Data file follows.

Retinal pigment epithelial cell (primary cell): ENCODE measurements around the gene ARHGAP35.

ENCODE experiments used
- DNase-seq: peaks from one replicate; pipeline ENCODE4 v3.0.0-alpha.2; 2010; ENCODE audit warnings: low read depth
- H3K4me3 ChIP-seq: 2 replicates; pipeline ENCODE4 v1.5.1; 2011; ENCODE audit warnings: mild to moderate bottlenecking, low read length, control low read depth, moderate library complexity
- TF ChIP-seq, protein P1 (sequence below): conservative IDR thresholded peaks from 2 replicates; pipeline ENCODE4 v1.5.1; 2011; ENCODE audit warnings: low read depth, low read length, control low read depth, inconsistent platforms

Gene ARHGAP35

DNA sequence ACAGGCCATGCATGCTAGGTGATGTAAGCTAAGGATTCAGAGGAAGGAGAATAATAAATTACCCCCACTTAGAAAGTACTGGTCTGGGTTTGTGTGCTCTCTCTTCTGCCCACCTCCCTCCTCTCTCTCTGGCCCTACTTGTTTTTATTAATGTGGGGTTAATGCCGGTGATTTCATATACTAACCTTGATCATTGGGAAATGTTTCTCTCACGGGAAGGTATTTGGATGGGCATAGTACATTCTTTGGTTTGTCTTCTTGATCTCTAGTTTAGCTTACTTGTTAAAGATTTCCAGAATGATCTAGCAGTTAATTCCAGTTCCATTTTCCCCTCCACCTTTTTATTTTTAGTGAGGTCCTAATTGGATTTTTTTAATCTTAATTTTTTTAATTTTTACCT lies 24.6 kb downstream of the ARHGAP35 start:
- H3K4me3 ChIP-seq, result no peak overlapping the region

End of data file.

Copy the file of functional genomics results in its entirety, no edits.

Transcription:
Retinal pigment epithelial cell (primary cell): ENCODE measurements around the gene ARHGAP35.

ENCODE experiments used
- DNase-seq: peaks from one replicate; pipeline ENCODE4 v3.0.0-alpha.2; 2010; ENCODE audit warnings: low read depth
- H3K4me3 ChIP-seq: 2 replicates; pipeline ENCODE4 v1.5.1; 2011; ENCODE audit warnings: mild to moderate bottlenecking, low read length, control low read depth, moderate library complexity
- TF ChIP-seq, protein P1 (sequence below): conservative IDR thresholded peaks from 2 replicates; pipeline ENCODE4 v1.5.1; 2011; ENCODE audit warnings: low read depth, low read length, control low read depth, inconsistent platforms

Gene ARHGAP35

DNA sequence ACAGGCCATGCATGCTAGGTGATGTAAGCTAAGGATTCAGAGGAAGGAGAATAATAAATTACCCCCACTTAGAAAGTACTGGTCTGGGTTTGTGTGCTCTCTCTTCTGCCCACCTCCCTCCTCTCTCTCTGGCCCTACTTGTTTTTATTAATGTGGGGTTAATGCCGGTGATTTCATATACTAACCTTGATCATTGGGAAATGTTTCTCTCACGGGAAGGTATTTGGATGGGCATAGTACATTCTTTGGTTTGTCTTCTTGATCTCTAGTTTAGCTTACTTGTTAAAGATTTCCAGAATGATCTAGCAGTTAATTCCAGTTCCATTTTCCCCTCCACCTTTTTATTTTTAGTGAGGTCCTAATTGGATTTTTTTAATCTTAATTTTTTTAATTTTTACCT lies 24.6 kb downstream of the ARHGAP35 start:
- H3K4me3 ChIP-seq, result no peak overlapping the region